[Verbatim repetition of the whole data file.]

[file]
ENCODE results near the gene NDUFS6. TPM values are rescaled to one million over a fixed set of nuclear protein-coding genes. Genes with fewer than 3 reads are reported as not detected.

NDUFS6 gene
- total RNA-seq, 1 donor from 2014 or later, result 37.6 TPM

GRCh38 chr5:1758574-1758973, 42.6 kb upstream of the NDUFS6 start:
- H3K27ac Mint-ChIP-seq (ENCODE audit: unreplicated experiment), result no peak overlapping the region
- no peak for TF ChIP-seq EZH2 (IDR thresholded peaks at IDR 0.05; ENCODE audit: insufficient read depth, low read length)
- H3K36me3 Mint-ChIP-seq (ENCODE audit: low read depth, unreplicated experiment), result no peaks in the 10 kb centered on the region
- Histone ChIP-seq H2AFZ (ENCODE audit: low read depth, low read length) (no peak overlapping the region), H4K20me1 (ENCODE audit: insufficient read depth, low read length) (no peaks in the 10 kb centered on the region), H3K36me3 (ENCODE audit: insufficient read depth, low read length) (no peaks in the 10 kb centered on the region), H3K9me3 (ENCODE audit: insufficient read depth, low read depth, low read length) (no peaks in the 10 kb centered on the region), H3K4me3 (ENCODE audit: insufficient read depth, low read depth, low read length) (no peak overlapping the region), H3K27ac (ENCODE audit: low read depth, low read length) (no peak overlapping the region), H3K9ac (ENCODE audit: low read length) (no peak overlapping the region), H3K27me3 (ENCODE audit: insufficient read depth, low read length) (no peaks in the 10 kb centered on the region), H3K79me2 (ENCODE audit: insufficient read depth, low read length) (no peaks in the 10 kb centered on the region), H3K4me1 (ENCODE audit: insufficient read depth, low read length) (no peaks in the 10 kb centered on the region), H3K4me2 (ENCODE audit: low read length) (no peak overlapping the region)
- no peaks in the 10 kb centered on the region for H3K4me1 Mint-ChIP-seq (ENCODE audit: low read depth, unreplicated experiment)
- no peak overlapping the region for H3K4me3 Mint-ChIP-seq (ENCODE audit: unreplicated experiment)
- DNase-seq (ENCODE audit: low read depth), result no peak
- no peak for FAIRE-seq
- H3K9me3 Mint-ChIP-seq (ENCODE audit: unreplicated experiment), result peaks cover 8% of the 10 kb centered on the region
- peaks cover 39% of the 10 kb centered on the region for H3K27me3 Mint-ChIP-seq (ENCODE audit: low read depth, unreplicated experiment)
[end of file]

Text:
ENCODE results near the gene NDUFS6. TPM values are rescaled to one million over a fixed set of nuclear protein-coding genes. Genes with fewer than 3 reads are reported as not detected.

NDUFS6 gene
- total RNA-seq, 1 donor from 2014 or later, result 37.6 TPM

GRCh38 chr5:1758574-1758973, 42.6 kb upstream of the NDUFS6 start:
- H3K27ac Mint-ChIP-seq (ENCODE audit: unreplicated experiment), result no peak overlapping the region
- no peak for TF ChIP-seq EZH2 (IDR thresholded peaks at IDR 0.05; ENCODE audit: insufficient read depth, low read length)
- H3K36me3 Mint-ChIP-seq (ENCODE audit: low read depth, unreplicated experiment), result no peaks in the 10 kb centered on the region
- Histone ChIP-seq H2AFZ (ENCODE audit: low read depth, low read length) (no peak overlapping the region), H4K20me1 (ENCODE audit: insufficient read depth, low read length) (no peaks in the 10 kb centered on the region), H3K36me3 (ENCODE audit: insufficient read depth, low read length) (no peaks in the 10 kb centered on the region), H3K9me3 (ENCODE audit: insufficient read depth, low read depth, low read length) (no peaks in the 10 kb centered on the region), H3K4me3 (ENCODE audit: insufficient read depth, low read depth, low read length) (no peak overlapping the region), H3K27ac (ENCODE audit: low read depth, low read length) (no peak overlapping the region), H3K9ac (ENCODE audit: low read length) (no peak overlapping the region), H3K27me3 (ENCODE audit: insufficient read depth, low read length) (no peaks in the 10 kb centered on the region), H3K79me2 (ENCODE audit: insufficient read depth, low read length) (no peaks in the 10 kb centered on the region), H3K4me1 (ENCODE audit: insufficient read depth, low read length) (no peaks in the 10 kb centered on the region), H3K4me2 (ENCODE audit: low read length) (no peak overlapping the region)
- no peaks in the 10 kb centered on the region for H3K4me1 Mint-ChIP-seq (ENCODE audit: low read depth, unreplicated experiment)
- no peak overlapping the region for H3K4me3 Mint-ChIP-seq (ENCODE audit: unreplicated experiment)
- DNase-seq (ENCODE audit: low read depth), result no peak
- no peak for FAIRE-seq
- H3K9me3 Mint-ChIP-seq (ENCODE audit: unreplicated experiment), result peaks cover 8% of the 10 kb centered on the region
- peaks cover 39% of the 10 kb centered on the region for H3K27me3 Mint-ChIP-seq (ENCODE audit: low read depth, unreplicated experiment)